Intense, Single-Sport Training Increases Young Athletes’ Risk of Overuse Injuries

Strenuous training in just 1 sport increases young athletes’ risk of serious overuse injuries, according to new research. (Image: Michael Krinke/iStockphoto.com)

Strenuous training in just 1 sport increases young athletes’ risk of serious overuse injuries, according to new research. (Image: Michael Krinke/iStockphoto.com)

Young athletes who train strenuously in a single sport have a new rule of thumb for their practice schedules: don’t spend more hours than your age in training during a given week.

Sports medicine researchers at the Loyola University Medical Center in Maywood, Ill, and Lurie Children’s Hospital of Chicago base the advice on data from 1206 athletes aged 8 to 18 years who underwent physical examinations for sports or for injuries between 2010 and 2013. Of the 859 injuries they documented, 564 were overuse injuries, of which 139 were serious—stress fractures in the back or limbs, elbow ligament injuries, and damaged cartilage and bone. These types of injuries can sideline a young athlete for 1 to 6 months or longer, the researchers noted.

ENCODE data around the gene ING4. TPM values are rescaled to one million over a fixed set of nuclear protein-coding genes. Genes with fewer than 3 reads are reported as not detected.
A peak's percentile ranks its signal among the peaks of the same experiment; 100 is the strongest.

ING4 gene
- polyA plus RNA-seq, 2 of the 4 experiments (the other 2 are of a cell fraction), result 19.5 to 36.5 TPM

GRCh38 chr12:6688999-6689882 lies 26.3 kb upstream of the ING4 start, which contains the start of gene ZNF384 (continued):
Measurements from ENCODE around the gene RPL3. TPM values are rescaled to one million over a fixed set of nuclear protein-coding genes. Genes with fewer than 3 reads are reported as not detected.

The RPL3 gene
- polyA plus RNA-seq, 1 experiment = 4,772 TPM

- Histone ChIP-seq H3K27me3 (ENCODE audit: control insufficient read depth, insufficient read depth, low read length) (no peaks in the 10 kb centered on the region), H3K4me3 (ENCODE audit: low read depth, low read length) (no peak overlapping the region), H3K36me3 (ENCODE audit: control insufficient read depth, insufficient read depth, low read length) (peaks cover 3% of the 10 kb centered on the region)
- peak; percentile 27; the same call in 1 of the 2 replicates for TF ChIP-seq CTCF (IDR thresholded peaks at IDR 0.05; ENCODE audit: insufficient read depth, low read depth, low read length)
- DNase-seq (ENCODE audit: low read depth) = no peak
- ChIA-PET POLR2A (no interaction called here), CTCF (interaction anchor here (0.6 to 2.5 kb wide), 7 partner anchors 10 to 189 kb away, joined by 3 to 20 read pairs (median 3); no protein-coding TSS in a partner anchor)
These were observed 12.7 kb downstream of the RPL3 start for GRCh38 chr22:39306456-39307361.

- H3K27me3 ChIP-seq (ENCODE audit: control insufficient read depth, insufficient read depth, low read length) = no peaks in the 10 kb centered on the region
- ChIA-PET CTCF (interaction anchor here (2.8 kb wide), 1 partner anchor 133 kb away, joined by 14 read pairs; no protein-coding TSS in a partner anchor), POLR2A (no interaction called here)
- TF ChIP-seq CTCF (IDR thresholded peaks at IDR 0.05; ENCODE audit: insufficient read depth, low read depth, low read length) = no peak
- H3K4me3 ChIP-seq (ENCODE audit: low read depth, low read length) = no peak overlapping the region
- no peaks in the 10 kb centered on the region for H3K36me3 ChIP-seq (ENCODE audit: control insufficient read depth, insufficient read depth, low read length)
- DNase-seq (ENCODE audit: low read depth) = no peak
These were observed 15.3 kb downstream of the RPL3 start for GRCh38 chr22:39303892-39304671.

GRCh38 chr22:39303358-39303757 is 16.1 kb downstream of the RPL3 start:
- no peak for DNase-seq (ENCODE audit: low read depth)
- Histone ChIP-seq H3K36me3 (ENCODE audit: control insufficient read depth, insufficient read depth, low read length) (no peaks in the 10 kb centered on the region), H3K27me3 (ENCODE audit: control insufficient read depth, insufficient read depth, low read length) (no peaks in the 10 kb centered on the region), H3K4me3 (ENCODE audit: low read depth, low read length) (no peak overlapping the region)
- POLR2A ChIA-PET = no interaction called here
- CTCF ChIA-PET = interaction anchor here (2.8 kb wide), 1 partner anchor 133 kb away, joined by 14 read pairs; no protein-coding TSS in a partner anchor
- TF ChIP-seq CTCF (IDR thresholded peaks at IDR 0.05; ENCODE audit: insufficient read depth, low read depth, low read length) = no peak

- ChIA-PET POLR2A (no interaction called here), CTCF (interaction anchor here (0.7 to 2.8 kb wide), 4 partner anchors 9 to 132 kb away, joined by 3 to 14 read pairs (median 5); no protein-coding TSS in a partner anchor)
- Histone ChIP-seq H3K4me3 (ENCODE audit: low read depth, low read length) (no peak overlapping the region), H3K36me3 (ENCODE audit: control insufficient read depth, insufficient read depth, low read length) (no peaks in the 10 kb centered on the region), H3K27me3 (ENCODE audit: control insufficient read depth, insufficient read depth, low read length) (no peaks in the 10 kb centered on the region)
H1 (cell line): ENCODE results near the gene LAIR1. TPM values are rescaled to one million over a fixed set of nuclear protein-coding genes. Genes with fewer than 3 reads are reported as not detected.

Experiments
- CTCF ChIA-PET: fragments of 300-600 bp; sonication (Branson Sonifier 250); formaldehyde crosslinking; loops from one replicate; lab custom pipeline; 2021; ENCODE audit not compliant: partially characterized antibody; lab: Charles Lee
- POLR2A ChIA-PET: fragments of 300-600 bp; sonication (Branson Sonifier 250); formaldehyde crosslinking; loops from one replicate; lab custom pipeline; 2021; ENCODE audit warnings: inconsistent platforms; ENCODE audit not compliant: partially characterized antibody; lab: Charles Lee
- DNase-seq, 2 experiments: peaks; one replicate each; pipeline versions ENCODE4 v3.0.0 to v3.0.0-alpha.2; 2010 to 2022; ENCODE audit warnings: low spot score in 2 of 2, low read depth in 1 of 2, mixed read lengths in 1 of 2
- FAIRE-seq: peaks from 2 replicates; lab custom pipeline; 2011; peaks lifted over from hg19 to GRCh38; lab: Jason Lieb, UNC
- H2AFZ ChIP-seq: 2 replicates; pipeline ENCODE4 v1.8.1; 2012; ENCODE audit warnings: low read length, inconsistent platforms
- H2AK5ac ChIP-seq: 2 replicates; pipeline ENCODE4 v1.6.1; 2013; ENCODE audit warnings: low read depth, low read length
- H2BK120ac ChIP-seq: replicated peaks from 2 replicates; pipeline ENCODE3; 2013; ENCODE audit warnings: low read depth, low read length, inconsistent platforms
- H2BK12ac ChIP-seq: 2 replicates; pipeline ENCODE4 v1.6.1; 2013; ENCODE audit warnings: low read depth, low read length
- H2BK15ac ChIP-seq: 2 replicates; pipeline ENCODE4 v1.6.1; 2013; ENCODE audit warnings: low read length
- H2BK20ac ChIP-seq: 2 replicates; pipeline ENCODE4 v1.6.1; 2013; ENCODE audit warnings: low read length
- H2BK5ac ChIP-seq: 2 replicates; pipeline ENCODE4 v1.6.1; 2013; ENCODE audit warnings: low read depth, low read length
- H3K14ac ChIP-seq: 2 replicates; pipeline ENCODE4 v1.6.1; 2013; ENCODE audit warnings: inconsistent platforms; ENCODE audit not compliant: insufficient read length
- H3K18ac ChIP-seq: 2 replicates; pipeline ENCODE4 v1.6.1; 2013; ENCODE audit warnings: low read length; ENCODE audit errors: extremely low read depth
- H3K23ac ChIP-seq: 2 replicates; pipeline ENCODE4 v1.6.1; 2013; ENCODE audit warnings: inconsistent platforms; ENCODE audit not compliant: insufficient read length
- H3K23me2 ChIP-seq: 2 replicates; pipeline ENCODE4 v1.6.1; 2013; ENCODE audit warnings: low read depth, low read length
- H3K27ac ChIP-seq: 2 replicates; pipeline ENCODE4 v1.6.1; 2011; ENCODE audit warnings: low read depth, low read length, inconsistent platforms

Their data, presented today at the American Medical Society for Sports Medicine meeting in San Diego, show that young athletes who spent more hours than their age per week playing only 1 sport were 70% more likely to have serious overuse injuries than other types of injuries. For example, a 12-year-old who spends 13 hours a week training in a single sport is at increased risk of serious overuse injuries.

“We should be cautious about intense specialization in 1 sport before and during adolescence,” presenter Neeru Jayanthi, MD, of Loyola, said in a statement.

The data show that, compared with uninjured athletes, young athletes with injuries more often spent at least 75% of their training time in 1 sport, quit other sports to focus on a single sport, missed time with friends to train, and spent more than 8 months per year in training or competed more than 6 months per year.

Jayanthi and his colleagues are planning a follow-up study to determine whether counseling on proper sports training can reduce young athletes’ risk of overuse injuries.



Categories: Adolescent Medicine, Exercise, Public Health, Sports Medicine